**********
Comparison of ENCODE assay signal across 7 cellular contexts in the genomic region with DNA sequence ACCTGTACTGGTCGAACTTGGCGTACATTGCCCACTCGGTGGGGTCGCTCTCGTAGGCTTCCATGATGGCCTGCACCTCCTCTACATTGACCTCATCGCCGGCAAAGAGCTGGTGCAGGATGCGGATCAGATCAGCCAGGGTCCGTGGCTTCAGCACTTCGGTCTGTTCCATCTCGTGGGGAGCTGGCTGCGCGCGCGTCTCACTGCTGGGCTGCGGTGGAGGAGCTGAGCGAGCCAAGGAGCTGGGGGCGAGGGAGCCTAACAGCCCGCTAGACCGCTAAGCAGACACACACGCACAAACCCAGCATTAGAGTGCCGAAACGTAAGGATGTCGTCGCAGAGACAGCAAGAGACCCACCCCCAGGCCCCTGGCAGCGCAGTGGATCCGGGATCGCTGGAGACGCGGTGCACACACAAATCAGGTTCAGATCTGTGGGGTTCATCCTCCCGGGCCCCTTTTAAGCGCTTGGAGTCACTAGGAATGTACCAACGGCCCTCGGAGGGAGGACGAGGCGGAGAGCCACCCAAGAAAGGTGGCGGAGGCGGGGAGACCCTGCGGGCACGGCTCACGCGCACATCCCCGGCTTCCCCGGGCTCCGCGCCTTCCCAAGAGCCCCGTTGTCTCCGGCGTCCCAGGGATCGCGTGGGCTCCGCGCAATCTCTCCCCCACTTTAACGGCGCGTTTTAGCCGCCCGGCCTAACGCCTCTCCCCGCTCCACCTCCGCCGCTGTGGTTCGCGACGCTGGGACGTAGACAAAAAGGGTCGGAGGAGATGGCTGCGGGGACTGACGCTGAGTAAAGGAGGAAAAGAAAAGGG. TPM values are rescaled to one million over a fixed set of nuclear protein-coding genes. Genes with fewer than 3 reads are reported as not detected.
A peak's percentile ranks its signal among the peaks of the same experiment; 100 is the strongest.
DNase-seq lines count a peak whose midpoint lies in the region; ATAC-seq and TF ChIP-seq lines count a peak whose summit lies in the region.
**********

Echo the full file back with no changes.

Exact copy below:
Comparison of ENCODE assay signal across 7 cellular contexts in the genomic region with DNA sequence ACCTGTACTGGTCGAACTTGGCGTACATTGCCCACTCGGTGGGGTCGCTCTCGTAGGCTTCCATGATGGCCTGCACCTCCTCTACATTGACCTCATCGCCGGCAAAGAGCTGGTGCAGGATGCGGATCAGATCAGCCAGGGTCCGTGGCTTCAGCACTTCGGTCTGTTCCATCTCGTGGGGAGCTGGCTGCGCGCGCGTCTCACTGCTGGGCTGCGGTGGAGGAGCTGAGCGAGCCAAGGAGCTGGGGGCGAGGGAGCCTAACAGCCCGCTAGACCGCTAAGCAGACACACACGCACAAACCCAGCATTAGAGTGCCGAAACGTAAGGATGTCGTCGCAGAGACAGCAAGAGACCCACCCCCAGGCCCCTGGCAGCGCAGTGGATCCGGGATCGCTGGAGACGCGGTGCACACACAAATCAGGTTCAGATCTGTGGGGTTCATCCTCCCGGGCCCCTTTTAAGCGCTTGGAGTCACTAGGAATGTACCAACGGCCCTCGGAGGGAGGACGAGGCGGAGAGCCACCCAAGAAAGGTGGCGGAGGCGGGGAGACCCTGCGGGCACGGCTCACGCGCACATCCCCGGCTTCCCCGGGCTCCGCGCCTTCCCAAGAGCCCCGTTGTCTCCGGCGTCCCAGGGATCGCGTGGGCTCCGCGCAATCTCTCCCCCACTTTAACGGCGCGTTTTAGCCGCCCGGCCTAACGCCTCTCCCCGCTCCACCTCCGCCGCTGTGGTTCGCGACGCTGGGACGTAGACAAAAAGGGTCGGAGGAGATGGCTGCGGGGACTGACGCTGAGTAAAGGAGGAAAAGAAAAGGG. TPM values are rescaled to one million over a fixed set of nuclear protein-coding genes. Genes with fewer than 3 reads are reported as not detected.
A peak's percentile ranks its signal among the peaks of the same experiment; 100 is the strongest.
DNase-seq lines count a peak whose midpoint lies in the region; ATAC-seq and TF ChIP-seq lines count a peak whose summit lies in the region.